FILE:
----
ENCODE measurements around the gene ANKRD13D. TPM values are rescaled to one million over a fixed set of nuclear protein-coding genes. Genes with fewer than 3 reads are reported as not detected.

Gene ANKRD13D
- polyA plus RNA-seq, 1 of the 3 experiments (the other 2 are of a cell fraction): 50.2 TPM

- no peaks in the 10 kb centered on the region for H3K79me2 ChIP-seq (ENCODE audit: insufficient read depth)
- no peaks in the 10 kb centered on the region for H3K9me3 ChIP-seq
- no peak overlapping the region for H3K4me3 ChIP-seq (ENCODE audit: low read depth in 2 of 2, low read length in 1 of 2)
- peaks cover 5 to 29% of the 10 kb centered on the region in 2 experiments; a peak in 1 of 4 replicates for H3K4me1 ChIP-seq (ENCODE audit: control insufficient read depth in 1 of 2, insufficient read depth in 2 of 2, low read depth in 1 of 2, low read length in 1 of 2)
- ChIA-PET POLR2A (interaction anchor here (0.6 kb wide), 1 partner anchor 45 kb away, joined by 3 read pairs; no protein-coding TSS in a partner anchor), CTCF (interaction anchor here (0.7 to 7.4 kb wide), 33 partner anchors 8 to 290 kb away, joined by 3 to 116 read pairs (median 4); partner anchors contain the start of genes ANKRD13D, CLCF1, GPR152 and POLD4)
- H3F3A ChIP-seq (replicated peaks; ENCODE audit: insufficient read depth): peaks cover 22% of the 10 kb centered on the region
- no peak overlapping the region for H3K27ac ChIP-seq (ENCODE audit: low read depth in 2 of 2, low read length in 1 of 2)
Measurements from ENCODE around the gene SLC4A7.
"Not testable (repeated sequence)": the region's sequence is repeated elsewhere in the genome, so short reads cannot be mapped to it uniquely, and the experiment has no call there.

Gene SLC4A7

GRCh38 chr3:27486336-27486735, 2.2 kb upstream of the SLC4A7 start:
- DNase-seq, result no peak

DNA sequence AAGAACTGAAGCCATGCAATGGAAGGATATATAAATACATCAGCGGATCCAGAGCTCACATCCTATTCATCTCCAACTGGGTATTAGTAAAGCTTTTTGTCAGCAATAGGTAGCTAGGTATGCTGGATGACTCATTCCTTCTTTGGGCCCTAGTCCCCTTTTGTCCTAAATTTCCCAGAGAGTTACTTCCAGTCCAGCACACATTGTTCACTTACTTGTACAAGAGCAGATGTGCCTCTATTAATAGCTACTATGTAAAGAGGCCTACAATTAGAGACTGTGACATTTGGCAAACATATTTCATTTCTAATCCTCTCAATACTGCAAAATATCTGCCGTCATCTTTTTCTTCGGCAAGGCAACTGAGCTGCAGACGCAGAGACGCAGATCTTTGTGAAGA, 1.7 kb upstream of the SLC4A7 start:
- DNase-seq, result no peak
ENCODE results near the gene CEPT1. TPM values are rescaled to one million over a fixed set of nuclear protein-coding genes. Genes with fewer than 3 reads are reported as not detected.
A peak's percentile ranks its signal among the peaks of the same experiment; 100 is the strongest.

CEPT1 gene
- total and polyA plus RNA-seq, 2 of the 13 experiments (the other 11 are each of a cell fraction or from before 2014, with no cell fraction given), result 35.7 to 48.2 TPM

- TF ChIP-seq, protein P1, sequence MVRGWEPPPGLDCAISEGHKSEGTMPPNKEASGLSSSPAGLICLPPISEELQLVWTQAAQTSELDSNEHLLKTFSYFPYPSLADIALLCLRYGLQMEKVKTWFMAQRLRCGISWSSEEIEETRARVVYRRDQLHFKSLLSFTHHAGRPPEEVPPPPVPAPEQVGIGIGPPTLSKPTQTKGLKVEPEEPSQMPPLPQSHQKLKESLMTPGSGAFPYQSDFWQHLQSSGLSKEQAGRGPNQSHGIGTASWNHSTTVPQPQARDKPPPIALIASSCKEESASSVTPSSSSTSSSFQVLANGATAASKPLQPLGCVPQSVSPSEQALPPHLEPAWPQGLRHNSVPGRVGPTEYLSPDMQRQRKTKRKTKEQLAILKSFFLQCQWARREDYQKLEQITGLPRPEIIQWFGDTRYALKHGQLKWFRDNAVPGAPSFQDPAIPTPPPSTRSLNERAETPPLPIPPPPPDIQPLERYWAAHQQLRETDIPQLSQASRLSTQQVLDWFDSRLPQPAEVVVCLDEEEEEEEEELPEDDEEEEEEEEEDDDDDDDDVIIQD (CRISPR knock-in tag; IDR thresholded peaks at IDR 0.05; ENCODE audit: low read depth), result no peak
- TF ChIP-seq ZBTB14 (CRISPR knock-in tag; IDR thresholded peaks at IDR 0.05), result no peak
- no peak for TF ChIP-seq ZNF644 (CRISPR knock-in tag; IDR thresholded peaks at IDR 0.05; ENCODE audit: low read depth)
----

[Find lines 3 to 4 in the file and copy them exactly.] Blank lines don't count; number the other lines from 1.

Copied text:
- polyA plus RNA-seq, 1 of the 3 experiments (the other 2 are of a cell fraction): 50.2 TPM

- no peaks in the 10 kb centered on the region for H3K79me2 ChIP-seq (ENCODE audit: insufficient read depth)